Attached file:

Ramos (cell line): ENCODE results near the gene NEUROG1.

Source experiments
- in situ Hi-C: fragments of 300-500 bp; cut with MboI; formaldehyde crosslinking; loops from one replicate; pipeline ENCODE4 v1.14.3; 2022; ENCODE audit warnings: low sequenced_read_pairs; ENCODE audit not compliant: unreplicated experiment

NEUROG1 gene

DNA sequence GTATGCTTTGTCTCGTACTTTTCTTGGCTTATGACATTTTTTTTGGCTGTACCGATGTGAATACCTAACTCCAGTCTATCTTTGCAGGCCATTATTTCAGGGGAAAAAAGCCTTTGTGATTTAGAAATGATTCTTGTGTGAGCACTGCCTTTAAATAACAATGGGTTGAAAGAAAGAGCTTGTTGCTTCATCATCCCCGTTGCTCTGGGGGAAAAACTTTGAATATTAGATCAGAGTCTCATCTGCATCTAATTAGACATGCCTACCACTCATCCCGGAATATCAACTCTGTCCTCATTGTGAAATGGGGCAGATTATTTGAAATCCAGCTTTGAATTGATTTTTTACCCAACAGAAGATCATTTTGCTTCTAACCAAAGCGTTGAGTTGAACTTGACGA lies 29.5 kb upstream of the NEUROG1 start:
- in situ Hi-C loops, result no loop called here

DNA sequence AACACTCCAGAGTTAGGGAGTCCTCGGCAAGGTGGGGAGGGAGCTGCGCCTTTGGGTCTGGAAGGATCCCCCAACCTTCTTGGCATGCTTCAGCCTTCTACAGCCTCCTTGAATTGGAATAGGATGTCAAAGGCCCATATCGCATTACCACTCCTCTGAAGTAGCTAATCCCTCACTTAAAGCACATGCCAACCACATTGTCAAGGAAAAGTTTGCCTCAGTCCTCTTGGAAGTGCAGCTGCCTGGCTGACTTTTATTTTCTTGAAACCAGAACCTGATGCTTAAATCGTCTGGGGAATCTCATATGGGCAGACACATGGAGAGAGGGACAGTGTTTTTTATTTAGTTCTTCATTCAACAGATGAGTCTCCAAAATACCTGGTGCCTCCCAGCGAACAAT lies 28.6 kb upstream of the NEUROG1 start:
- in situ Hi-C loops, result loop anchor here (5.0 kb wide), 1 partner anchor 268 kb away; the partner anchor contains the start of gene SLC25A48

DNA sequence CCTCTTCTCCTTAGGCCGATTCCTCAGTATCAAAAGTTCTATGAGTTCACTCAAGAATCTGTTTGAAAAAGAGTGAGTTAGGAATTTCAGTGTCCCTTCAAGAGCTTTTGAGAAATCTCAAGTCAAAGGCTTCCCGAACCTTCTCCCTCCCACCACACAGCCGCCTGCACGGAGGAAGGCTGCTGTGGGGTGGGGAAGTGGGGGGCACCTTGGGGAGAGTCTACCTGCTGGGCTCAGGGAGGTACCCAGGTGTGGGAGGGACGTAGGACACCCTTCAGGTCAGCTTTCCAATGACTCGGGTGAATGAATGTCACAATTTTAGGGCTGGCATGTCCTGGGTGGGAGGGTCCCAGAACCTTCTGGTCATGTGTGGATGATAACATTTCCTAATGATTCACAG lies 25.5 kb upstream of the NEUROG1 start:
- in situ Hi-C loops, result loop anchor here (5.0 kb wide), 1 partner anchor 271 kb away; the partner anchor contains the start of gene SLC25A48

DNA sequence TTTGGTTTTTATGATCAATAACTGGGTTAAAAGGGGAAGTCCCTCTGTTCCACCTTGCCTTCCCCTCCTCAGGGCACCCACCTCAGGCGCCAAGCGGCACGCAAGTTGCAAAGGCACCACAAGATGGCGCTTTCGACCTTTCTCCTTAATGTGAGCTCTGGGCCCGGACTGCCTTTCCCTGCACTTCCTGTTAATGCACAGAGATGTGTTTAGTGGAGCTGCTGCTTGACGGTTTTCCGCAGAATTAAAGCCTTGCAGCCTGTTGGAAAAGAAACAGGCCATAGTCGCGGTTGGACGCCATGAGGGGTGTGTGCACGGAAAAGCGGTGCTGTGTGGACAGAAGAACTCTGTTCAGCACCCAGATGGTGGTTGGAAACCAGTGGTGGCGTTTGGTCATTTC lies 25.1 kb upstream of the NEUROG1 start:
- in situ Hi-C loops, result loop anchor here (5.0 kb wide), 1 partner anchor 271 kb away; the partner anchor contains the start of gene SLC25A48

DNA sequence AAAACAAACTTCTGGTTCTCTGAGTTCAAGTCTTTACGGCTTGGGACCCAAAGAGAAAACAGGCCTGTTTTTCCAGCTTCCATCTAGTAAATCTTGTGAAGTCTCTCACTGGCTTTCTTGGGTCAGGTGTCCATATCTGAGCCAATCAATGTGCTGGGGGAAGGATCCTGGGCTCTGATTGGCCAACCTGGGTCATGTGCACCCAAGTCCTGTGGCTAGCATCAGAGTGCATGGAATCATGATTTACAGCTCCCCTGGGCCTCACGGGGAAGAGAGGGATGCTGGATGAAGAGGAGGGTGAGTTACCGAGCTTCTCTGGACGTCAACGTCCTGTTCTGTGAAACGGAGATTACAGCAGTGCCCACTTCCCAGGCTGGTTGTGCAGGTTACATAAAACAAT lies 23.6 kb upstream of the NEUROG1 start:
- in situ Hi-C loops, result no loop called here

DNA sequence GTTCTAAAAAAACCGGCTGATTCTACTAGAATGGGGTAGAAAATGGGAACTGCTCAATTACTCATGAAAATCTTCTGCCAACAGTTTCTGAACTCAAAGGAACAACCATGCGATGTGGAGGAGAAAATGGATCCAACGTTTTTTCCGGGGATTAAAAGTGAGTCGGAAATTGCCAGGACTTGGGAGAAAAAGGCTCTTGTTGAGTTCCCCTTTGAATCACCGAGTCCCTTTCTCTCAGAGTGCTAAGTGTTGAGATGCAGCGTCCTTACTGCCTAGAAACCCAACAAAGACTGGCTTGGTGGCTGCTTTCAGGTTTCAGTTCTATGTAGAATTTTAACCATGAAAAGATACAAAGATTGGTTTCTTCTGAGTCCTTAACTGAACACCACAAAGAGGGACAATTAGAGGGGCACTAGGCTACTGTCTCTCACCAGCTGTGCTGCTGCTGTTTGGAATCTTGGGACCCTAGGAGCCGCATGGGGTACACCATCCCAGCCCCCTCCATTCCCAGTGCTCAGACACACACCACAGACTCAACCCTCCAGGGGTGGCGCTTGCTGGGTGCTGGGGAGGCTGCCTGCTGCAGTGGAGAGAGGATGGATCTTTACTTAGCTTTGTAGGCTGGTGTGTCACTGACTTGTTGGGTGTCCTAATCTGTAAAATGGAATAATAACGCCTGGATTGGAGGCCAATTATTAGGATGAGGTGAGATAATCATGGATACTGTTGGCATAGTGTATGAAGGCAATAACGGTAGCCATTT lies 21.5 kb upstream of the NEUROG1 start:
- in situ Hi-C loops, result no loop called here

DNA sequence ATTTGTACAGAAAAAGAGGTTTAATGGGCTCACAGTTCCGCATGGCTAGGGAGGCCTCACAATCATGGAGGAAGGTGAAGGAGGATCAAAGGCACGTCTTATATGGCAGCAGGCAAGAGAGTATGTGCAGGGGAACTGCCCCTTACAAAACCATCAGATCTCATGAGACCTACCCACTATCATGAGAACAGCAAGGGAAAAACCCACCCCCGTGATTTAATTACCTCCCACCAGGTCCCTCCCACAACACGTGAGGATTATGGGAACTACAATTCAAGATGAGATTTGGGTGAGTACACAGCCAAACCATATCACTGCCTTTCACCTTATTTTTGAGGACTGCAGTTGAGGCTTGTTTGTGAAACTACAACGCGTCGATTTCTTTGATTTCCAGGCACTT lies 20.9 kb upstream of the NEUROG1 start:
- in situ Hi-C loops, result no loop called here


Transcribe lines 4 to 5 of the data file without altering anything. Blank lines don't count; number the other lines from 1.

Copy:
NEUROG1 gene

DNA sequence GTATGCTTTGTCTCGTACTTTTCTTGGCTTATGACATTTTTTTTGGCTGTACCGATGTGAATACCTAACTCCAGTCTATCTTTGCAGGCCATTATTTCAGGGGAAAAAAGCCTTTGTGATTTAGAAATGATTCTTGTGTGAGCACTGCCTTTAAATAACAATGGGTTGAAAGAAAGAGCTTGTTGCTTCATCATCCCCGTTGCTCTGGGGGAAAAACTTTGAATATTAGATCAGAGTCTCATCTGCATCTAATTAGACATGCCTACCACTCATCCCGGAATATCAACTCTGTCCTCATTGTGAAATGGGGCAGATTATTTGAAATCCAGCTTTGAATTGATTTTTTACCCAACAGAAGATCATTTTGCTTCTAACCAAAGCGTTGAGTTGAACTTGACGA lies 29.5 kb upstream of the NEUROG1 start: